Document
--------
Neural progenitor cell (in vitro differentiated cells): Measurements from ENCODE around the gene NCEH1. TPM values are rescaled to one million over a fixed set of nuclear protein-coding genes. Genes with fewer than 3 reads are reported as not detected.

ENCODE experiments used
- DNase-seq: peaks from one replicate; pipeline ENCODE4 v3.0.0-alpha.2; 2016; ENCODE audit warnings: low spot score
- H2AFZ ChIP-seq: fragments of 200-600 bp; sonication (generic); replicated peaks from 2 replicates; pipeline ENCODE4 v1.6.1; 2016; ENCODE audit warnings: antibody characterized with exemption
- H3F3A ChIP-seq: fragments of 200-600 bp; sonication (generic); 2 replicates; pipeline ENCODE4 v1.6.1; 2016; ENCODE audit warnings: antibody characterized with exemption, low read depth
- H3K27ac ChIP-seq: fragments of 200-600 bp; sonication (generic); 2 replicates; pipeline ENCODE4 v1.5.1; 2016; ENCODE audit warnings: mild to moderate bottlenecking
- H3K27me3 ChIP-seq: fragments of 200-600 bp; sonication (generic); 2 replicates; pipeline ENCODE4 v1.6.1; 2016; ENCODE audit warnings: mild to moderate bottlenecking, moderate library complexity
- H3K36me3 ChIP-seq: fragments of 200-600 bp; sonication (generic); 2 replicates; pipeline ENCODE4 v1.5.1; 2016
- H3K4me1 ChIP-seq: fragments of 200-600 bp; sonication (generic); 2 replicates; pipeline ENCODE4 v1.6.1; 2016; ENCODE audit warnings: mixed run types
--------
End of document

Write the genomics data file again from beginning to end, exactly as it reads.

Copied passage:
Neural progenitor cell (in vitro differentiated cells): Measurements from ENCODE around the gene NCEH1. TPM values are rescaled to one million over a fixed set of nuclear protein-coding genes. Genes with fewer than 3 reads are reported as not detected.

ENCODE experiments used
- DNase-seq: peaks from one replicate; pipeline ENCODE4 v3.0.0-alpha.2; 2016; ENCODE audit warnings: low spot score
- H2AFZ ChIP-seq: fragments of 200-600 bp; sonication (generic); replicated peaks from 2 replicates; pipeline ENCODE4 v1.6.1; 2016; ENCODE audit warnings: antibody characterized with exemption
- H3F3A ChIP-seq: fragments of 200-600 bp; sonication (generic); 2 replicates; pipeline ENCODE4 v1.6.1; 2016; ENCODE audit warnings: antibody characterized with exemption, low read depth
- H3K27ac ChIP-seq: fragments of 200-600 bp; sonication (generic); 2 replicates; pipeline ENCODE4 v1.5.1; 2016; ENCODE audit warnings: mild to moderate bottlenecking
- H3K27me3 ChIP-seq: fragments of 200-600 bp; sonication (generic); 2 replicates; pipeline ENCODE4 v1.6.1; 2016; ENCODE audit warnings: mild to moderate bottlenecking, moderate library complexity
- H3K36me3 ChIP-seq: fragments of 200-600 bp; sonication (generic); 2 replicates; pipeline ENCODE4 v1.5.1; 2016
- H3K4me1 ChIP-seq: fragments of 200-600 bp; sonication (generic); 2 replicates; pipeline ENCODE4 v1.6.1; 2016; ENCODE audit warnings: mixed run types